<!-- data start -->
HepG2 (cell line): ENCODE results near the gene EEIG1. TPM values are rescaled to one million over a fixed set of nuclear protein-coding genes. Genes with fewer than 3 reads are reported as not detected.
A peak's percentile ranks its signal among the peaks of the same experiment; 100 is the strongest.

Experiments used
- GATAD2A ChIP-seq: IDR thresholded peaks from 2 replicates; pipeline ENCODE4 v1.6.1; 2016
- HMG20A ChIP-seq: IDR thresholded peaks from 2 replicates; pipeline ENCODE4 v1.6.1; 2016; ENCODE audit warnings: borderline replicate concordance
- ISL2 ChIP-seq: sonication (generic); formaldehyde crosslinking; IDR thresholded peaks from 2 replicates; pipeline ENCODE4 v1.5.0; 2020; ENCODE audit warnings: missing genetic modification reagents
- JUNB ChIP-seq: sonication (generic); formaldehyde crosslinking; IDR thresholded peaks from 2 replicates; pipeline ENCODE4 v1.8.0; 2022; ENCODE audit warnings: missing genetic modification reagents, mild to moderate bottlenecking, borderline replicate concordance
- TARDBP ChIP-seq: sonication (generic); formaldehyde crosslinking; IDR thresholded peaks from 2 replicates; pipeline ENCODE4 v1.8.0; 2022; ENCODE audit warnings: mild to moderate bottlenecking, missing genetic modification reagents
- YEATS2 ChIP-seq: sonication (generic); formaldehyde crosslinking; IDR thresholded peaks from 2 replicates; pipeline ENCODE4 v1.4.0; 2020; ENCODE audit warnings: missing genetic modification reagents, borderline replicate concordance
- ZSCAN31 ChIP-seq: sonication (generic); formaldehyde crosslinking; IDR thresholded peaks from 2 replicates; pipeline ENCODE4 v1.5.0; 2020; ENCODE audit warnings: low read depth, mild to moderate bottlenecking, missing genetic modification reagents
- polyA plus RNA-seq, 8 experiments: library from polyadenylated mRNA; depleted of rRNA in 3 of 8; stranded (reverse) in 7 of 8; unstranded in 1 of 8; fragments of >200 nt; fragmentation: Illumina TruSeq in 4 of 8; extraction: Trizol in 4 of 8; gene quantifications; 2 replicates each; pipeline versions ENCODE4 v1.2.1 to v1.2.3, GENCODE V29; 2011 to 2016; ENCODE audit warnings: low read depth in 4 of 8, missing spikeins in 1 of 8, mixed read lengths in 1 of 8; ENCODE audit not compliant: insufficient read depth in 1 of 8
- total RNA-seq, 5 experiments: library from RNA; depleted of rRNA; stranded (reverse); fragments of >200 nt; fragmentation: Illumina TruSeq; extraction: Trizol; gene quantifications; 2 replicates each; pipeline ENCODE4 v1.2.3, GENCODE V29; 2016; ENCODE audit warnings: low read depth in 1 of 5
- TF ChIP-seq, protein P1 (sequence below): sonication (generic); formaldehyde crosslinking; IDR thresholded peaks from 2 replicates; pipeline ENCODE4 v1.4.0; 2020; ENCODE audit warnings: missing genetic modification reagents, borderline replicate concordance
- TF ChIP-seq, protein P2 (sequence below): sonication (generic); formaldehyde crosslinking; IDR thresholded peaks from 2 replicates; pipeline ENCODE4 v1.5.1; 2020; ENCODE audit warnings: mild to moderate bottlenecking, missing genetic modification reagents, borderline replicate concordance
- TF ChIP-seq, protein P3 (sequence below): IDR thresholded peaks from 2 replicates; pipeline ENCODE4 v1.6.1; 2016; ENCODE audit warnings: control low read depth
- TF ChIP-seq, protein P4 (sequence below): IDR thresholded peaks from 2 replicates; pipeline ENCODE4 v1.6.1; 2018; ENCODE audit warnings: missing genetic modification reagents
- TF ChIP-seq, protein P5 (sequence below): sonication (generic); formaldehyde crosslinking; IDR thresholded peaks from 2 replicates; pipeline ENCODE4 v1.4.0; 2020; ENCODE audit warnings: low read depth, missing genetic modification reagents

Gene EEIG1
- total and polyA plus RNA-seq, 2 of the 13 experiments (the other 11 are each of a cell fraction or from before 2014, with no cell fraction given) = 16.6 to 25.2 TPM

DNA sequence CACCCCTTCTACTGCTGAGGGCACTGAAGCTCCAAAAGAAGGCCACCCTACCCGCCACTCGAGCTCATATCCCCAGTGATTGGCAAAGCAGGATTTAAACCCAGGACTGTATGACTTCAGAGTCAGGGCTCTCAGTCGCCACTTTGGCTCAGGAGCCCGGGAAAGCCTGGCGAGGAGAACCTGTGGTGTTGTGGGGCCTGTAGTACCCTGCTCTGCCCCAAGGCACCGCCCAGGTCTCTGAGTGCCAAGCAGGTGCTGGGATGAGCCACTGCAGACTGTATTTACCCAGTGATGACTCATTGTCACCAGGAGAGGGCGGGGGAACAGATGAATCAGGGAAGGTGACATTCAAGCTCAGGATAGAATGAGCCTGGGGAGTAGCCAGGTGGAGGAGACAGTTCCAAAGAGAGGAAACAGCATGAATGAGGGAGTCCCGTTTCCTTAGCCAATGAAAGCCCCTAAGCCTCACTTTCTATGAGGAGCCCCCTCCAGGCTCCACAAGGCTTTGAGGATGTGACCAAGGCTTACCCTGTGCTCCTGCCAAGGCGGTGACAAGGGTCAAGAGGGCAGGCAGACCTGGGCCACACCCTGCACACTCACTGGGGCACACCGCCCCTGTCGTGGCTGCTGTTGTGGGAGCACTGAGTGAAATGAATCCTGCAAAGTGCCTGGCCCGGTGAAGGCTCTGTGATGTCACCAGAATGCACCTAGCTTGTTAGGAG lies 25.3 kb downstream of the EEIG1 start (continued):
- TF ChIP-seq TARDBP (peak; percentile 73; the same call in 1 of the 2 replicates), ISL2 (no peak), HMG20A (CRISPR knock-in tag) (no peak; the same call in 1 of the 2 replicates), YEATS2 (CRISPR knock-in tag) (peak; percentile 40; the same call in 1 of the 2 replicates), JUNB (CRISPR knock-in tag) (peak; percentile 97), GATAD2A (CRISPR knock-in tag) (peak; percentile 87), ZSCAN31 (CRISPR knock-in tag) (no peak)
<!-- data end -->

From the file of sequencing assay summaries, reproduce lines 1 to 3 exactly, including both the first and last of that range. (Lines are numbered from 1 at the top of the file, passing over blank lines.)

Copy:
HepG2 (cell line): ENCODE results near the gene EEIG1. TPM values are rescaled to one million over a fixed set of nuclear protein-coding genes. Genes with fewer than 3 reads are reported as not detected.
A peak's percentile ranks its signal among the peaks of the same experiment; 100 is the strongest.

Experiments used